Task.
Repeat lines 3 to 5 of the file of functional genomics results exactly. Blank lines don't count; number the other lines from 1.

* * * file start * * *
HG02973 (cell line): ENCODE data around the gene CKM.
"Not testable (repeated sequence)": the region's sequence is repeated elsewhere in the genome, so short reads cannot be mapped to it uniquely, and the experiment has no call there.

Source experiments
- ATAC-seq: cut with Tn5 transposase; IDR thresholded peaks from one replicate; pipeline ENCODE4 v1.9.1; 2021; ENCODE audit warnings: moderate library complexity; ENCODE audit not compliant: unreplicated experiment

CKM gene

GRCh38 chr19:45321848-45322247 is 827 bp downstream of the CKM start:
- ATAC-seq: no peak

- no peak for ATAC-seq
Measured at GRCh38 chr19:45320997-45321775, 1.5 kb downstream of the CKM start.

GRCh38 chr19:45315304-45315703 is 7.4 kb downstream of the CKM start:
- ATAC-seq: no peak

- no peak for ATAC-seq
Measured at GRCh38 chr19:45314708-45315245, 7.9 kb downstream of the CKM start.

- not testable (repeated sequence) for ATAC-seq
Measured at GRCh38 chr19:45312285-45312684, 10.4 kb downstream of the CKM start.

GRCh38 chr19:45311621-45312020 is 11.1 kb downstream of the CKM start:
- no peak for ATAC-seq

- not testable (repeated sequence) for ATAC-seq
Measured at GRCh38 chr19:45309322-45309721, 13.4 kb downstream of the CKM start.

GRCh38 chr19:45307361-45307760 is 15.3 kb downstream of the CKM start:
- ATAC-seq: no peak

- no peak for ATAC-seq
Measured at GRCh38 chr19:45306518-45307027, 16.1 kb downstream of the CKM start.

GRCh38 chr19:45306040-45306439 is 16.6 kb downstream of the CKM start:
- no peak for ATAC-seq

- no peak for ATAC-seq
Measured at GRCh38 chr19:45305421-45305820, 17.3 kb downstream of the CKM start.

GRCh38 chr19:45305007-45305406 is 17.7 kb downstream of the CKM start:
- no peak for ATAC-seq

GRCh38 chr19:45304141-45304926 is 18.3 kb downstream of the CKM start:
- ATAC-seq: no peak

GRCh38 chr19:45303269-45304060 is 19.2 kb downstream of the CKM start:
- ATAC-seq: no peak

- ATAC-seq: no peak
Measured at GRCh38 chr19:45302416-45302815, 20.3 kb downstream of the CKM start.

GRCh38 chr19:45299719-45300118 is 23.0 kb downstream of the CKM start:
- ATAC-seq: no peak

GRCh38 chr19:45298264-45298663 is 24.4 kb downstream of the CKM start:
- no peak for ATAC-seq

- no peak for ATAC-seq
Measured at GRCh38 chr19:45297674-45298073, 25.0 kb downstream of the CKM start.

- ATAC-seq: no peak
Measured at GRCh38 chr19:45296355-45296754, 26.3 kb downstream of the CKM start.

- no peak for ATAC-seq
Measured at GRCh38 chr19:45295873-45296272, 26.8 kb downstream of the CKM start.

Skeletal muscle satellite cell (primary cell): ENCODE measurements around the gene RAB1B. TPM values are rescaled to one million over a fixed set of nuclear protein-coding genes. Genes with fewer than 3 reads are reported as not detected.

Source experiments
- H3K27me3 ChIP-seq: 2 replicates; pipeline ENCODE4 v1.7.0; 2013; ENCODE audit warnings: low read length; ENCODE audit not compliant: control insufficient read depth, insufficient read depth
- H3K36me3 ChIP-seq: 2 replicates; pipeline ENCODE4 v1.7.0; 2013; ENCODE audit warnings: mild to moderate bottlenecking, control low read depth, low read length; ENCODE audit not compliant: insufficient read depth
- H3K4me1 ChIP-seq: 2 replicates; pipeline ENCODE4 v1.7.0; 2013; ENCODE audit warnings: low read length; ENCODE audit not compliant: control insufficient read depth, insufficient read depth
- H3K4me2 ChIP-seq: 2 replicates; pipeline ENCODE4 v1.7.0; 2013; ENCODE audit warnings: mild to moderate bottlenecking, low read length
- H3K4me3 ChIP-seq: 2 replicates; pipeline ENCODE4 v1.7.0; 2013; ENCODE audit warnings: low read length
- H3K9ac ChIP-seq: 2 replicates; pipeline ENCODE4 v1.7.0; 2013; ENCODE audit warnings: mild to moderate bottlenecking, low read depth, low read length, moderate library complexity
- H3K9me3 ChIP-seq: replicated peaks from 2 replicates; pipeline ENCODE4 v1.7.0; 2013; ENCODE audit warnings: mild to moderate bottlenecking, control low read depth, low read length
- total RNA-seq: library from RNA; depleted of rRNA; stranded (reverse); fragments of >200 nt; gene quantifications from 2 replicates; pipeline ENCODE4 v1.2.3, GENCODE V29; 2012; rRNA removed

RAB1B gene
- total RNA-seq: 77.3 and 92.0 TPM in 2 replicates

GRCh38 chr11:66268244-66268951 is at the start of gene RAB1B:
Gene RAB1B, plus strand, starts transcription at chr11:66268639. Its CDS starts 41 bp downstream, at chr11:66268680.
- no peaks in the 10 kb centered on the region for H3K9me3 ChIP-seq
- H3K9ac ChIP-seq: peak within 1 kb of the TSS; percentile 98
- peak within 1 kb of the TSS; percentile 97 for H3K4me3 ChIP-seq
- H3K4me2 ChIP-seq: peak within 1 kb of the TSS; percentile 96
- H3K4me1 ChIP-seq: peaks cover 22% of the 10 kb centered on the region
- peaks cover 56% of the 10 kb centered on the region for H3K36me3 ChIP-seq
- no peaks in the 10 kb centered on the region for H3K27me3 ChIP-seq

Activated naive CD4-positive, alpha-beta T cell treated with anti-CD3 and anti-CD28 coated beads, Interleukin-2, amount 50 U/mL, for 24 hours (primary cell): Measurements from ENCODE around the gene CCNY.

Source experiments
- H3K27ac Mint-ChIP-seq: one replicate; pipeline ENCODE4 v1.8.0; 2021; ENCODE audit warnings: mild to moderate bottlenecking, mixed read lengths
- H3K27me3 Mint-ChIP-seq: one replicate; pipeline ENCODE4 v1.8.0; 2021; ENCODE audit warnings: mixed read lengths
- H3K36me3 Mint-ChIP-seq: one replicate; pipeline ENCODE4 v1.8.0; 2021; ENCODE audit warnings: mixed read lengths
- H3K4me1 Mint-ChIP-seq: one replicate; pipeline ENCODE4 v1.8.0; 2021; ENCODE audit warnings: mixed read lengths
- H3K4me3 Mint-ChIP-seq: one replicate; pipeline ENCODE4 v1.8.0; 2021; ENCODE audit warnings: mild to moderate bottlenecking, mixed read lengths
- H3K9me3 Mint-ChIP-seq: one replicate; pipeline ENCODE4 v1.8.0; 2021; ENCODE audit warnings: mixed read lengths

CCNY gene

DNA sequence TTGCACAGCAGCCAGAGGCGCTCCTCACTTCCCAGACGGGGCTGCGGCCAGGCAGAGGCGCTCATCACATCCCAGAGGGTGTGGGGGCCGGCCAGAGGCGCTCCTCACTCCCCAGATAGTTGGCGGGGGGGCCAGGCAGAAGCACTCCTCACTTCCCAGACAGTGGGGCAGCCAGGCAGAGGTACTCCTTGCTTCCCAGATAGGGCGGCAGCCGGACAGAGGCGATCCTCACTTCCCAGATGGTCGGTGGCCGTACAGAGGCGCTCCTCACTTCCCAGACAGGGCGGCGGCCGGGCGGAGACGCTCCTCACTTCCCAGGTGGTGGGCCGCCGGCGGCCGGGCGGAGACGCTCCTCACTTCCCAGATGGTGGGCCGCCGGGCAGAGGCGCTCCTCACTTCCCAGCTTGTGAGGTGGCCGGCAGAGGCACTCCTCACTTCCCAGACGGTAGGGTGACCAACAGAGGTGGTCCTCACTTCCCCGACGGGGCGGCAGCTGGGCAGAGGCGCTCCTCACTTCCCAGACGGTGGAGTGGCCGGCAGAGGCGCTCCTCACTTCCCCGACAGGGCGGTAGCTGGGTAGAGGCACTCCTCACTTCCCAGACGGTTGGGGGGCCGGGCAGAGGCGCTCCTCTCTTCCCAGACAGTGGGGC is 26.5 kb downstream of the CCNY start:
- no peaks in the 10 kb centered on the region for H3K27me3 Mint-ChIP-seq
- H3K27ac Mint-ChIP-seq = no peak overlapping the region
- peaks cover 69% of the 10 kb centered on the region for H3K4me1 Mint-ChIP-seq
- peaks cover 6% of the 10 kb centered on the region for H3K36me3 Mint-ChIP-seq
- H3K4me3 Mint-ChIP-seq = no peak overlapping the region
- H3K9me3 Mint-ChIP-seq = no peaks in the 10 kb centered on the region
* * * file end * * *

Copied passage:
Source experiments
- ATAC-seq: cut with Tn5 transposase; IDR thresholded peaks from one replicate; pipeline ENCODE4 v1.9.1; 2021; ENCODE audit warnings: moderate library complexity; ENCODE audit not compliant: unreplicated experiment

CKM gene